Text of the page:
STRESS
July 24, 2010

Can Stress Do a Body Good?

Mice "stressed" by living in stimulating environments fought cancer better, suggesting a little stress may be good for you.

Contrary to intuition and to popular belief, a bit of stress may actually be good for the body. A team of researchers exposed the mice to a little stress – just a little – and then looked at how well their bodies fought off cancer.

The researchers found some significant changes in the bodies of the enriched mice. They weighed 6% less than control mice and had higher levels of stress hormone. They also had lower levels of leptin, a hormone that is involved in hunger but has also been shown to be involved in cancers, including melanoma.

Matthew J. During and his team placed one group of mice in an “enriched environment,” which was essentially community living for mice. These environments were more spacious than their normal cages, and there were plenty of toys and other mice to play (or fight) with. A second group of mice stayed in the old-fashioned, non-stimulating lab cages. All mice were injected with melanoma, which is a highly malignant form of skin cancer, and did not receive any form of cancer treatment.

After three weeks, tumors in the mice living in the stimulating, enriched environment shrank by 43%, and after six weeks they were 77% smaller than mice living in regular cages. In 17% of the enriched environment group, the tumors were completely gone.

How can this be? The researchers found some significant changes in the bodies of the enriched mice. They weighed 6% less than control mice and had higher levels of stress hormone. They also had lower levels of leptin, a hormone that is involved in hunger but has also been shown to be involved in cancers, including melanoma. The researchers outline the entire pathway, and showed that it is likely mediated by a brain chemical called brain-derived neurotrophic factor, or BDNF. Mice who were injected with colon cancer cells instead of melanoma showed similar improvements in cancer-fighting abilities.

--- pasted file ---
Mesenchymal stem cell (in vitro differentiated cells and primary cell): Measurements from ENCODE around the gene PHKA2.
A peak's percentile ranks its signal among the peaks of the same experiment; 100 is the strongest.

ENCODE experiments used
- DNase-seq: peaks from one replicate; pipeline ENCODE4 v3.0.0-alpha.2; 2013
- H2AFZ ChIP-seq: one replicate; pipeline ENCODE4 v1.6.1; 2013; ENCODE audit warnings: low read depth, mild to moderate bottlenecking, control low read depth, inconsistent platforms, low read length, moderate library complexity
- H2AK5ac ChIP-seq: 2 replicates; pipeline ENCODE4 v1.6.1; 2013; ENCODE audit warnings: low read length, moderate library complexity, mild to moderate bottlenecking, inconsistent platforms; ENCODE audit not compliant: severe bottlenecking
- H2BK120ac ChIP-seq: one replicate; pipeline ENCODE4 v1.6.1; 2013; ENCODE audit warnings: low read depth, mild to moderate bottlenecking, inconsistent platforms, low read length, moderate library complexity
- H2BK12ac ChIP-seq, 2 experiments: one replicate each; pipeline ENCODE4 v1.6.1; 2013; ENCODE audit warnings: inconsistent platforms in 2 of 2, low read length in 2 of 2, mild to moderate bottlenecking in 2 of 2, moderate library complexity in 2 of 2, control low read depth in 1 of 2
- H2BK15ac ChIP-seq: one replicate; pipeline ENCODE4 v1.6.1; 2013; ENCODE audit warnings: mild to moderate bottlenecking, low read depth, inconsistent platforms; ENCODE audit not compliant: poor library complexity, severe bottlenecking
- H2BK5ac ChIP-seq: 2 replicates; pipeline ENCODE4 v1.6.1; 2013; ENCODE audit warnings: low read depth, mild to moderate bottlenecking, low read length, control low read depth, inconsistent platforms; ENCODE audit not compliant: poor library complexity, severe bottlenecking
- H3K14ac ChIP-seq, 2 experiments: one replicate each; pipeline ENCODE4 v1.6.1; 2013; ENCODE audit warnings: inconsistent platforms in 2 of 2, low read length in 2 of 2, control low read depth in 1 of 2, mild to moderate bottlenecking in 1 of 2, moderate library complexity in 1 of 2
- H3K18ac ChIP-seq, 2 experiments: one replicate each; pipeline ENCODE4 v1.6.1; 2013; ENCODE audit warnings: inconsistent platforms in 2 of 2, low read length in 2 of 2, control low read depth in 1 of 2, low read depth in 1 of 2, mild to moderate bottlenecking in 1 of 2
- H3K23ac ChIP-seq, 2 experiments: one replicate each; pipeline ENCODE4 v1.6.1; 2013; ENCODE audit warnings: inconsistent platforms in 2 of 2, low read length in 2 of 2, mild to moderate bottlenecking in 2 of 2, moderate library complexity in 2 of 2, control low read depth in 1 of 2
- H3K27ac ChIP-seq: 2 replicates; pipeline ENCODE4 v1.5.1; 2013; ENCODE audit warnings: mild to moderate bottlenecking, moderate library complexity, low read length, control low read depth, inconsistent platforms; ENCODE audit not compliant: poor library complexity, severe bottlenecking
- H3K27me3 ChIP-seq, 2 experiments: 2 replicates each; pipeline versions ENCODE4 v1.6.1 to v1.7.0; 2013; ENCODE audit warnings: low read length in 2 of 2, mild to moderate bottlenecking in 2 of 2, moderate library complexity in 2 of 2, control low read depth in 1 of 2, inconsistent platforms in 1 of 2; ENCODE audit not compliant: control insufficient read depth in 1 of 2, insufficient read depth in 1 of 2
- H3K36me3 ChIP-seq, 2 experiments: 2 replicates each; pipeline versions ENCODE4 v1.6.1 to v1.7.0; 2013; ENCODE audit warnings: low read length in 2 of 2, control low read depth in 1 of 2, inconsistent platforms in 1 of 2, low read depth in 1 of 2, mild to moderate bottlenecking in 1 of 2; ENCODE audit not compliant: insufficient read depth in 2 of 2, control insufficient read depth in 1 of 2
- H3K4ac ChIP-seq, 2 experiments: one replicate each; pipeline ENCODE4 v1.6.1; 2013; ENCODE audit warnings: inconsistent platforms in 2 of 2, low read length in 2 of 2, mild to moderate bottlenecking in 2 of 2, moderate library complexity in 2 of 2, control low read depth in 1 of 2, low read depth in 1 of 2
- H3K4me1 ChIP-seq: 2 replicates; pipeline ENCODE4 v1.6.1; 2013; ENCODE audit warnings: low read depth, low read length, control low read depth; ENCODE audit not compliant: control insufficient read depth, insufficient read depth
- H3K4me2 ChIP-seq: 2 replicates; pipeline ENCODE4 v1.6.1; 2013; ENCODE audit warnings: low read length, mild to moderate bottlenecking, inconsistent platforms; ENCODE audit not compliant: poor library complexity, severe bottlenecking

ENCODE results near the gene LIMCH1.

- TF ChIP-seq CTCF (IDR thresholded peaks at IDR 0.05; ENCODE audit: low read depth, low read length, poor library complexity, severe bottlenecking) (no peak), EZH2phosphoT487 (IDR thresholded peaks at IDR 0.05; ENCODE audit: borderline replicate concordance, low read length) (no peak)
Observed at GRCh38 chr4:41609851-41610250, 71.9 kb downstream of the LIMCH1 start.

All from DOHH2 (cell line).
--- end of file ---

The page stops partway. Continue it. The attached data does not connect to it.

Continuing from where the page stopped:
If you were wondering whether the mice in the enriched environments were simply more active than control mice, and it was this that led to the better cancer outcome, the researchers thought of this, too. In a follow-up experiment, they gave mice in regular, non-enriched, housing exercise wheels to use as much as they wanted. These mice exercised quite a bit, and after the experiment was over, they weighed less and had more muscle than control mice. But they had lower stress hormone levels and their leptin levels were no different from controls. This finding suggests that the effects of the enriched environments did indeed stem from the extra stress and from changes in the leptin pathway.

What exactly it is about the enriched environments that led to the changes seen in the study is up for debate. It may be that rats are slightly more stressed than normal – but because there of the increased social interaction and play involved, it seems to be a “good” variety of stress. Clearly more research will be needed to tease apart this interesting relationship, and to determine whether it also holds true for humans.

The research was published in the July 9, 2010 online issue of the journal Cell. Matthew J. During is affiliated with The Ohio State University.

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